You hear horror stories about people’s negative experiences in Makkah, but everyone was so polite to us. Even the Makkah policeman called my daughter habibati as he asked her to move out of the way. Three of my children would perform their Ummrah without me. They were with sisters that were traveling with us, but as a mother, I still needed to keep then in my sight. There were not too many people at this time and the summer heat was not yet upon us. I tried to concentrate, but I do have to admit that I kept looking for my children. At one point the kickstand to the baby backpack came out and I was turned around in a circle by the mass of people. Someone eventually put it down and I could walk straight ahead again.

My five-year-old was also with me. I remember her little legs moving quickly as she kept up with me. I kept whispering into her ear how good she was doing. Towards the end I saw how hot and tired she was. At that point, she looked up at me – “help me” was written all over her face. I thought what can I say, I cannot pick her up, I have the baby on my back. Oh Allah, what can I say to encourage her these last few steps?  I told her, “After we finish, habibati, I will buy you anything you want.” Her face lit up and she charged ahead, al hamdulillah.

I prayed two rakka in front of Kabbah, but I was hot, and my back was aching. I felt a bit dazed by how many people there were and wondered how I could keep track of all my children. So, I prayed, there was nothing else I could do. I am still amazed at how smoothly the trip went and how I had the strength physically and mentally to deal with everything. This was Allah’s mercy.

We went to perform the last part of our Ummrah, the part between Safa and Marwa. The baby now went to her father. I started to say my duaa as soon as we started to move. I whispered to my children what they should say. After we completed two circuits, I noticed the baby did not look well. I touched her hand and she did not respond. I touched her cheek; she was very hot. I told her father I would bring Zamzam water inshallah. I went to each waterspout, but they were empty, it was Ramadan.

I then went in the direction of Safa and checked the rows of water faucets, but no water. I walked faster to catch up to the baby. I said to my husband, “there’s no water, but I’ll try again.”  I touched the baby’s cheek and her head flopped to the side; her eyes were listless. This was not good, but all I could do was pray that she would be ok. There was no way to leave. I began to run, looking for water, looking for Zamzam for my baby. I began to run faster and faster between Safa and Marwa asking Allah to help my baby. Please let me find water. It was at this point that I stopped, right in the middle of everyone, and could not believe what was happening. I literally was reenacting what Hajjar did.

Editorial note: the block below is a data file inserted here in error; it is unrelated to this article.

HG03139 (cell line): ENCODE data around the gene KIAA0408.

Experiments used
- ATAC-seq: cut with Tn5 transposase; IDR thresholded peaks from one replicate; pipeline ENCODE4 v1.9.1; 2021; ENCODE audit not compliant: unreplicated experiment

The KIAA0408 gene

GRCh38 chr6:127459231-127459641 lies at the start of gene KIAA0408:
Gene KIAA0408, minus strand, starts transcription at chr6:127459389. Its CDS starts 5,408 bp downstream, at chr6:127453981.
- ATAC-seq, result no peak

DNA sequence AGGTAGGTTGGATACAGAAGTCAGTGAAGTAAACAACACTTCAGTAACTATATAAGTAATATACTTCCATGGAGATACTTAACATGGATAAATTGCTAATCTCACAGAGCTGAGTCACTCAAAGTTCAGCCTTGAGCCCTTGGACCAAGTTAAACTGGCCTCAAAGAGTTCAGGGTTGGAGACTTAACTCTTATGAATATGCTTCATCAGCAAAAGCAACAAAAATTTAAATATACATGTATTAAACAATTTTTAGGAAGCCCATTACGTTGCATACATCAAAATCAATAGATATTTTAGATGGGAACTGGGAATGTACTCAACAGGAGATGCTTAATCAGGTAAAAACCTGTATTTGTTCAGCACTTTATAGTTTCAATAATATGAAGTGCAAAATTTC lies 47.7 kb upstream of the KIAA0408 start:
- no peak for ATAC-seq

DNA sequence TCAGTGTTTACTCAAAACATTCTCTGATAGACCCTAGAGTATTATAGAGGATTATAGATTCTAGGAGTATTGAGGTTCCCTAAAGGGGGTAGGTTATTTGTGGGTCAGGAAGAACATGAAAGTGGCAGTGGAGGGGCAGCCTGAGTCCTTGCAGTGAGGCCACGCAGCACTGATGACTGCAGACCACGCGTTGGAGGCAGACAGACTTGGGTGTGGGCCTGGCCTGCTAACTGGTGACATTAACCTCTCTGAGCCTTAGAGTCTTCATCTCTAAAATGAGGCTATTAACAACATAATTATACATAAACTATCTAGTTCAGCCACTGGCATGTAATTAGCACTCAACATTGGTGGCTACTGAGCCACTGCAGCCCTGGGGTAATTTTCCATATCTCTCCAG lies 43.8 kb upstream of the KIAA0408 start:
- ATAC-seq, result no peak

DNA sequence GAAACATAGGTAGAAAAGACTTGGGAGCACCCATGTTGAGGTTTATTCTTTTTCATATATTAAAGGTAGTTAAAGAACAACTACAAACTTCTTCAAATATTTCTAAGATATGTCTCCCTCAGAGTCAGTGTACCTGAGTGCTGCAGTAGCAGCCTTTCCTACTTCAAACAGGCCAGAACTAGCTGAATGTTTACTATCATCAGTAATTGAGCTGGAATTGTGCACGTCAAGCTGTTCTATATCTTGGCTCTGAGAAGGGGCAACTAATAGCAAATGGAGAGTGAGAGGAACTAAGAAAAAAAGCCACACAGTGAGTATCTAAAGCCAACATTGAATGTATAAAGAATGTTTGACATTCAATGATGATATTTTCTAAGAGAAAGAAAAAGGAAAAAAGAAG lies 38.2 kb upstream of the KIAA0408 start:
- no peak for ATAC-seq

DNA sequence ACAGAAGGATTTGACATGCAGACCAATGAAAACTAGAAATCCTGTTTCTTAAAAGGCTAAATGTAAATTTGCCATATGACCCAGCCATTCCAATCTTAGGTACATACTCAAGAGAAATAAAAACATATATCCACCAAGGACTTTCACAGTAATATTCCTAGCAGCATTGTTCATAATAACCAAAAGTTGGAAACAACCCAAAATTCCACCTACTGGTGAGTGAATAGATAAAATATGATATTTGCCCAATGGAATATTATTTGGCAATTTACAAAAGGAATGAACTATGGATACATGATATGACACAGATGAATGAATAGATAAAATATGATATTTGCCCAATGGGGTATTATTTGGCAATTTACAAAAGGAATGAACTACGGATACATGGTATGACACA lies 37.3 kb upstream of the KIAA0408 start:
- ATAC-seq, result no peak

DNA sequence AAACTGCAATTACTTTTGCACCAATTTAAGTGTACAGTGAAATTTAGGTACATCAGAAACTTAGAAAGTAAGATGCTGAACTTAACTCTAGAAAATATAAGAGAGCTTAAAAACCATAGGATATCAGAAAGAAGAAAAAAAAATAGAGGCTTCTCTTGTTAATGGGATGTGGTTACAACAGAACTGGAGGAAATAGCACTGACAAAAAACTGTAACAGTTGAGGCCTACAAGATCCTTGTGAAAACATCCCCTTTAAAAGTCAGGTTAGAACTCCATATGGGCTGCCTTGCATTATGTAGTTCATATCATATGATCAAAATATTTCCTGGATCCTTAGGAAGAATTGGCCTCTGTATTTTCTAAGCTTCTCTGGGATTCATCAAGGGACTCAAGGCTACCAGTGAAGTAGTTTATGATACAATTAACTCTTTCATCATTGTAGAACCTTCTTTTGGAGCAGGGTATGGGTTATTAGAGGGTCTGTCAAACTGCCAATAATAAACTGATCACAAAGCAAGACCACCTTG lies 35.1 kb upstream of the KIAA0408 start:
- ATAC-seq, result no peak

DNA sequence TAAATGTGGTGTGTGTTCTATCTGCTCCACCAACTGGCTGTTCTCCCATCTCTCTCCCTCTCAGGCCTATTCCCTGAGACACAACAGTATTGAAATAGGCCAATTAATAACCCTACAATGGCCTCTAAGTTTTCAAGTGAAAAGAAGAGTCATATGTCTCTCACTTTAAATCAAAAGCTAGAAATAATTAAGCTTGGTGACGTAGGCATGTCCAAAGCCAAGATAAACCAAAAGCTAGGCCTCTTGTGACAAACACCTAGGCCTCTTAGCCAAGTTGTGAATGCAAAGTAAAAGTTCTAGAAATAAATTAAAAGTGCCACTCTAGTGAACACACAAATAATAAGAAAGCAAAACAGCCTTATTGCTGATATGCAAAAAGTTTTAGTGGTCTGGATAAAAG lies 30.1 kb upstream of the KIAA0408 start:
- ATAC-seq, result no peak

I knew this was a special moment, something that did not happen all the time. It was what all mothers do. We fight for our children. We work for them, even to the extent of neglecting our worship of Allah. I knew I had to make a choice then; what was I going to do? I could not let my baby die, but I also could not neglect my worship or lose this opportunity to perform my Ummrah properly.

I began to run as fast as I could, but I said my duaa as I did, and as I did, I felt a real sense of purpose. I had to finish my Ummrah and go get Zamzam for my baby. It was another fifteen minutes before I could get the Zamzam water to her. When I did I said “Safaki allho afaki,” may Allah heal you, into the cup. Within seconds she was fine.

As I ran between Safa and Marwa I was reminded that even though I am a mother, I am still a woman and I had to find a balance between the two. Life is about finding balance, about the choices we make and how we respond to the obstacles we face.

All too often society asks women to make sacrifices. It is expected. Women sacrifice to become mothers and as mothers, we continue to make sacrifices for our children. Our role is important and many times our contributions are undervalued by society because we are seldom honored as women by our Muslim communities. This needs to change in order to build healthy and strong societies to replace the brittle and weak communities this Ummah has become. We need to remember the sacrifices of Ibrahim (AS) and learn from them while implementing them into our lives. As mothers, we are all Hajjar in search of Zamzam water for her child. As Muslim women and men, we are called on to sacrifice, in big and small ways, to make a strong Ummah.

Our choices not only define who we are, but they also define what the Ummah is. Our Ummah is collapsing one person at a time, one family at a time, one community at a time, and country by country. Islam can no longer only be a collection of rituals we perform with no connection to our private and collective lives. It needs to live in each of us and be our guide if we hope for Allah to change our situation. We are all running between Safa and Marwa right now, looking for Zamzam, that thing that will heal us and bring us life and comfort. 

The foreshadowing did not lay in my pre-Ummrah dream, but instead in pointing to the tremendous changes that were about to happen to my family and I. It was a message that would serve as my guide in the days and years ahead. It was a comfort during an extremely painful and lonely time and a reminder that Allah would send the help when I needed, just as He helped Hajjar in her time of need. Islam and life are about sacrifice, but it is also about trusting in Allah’s plan and putting in the work – saying bismillah and tying your camel.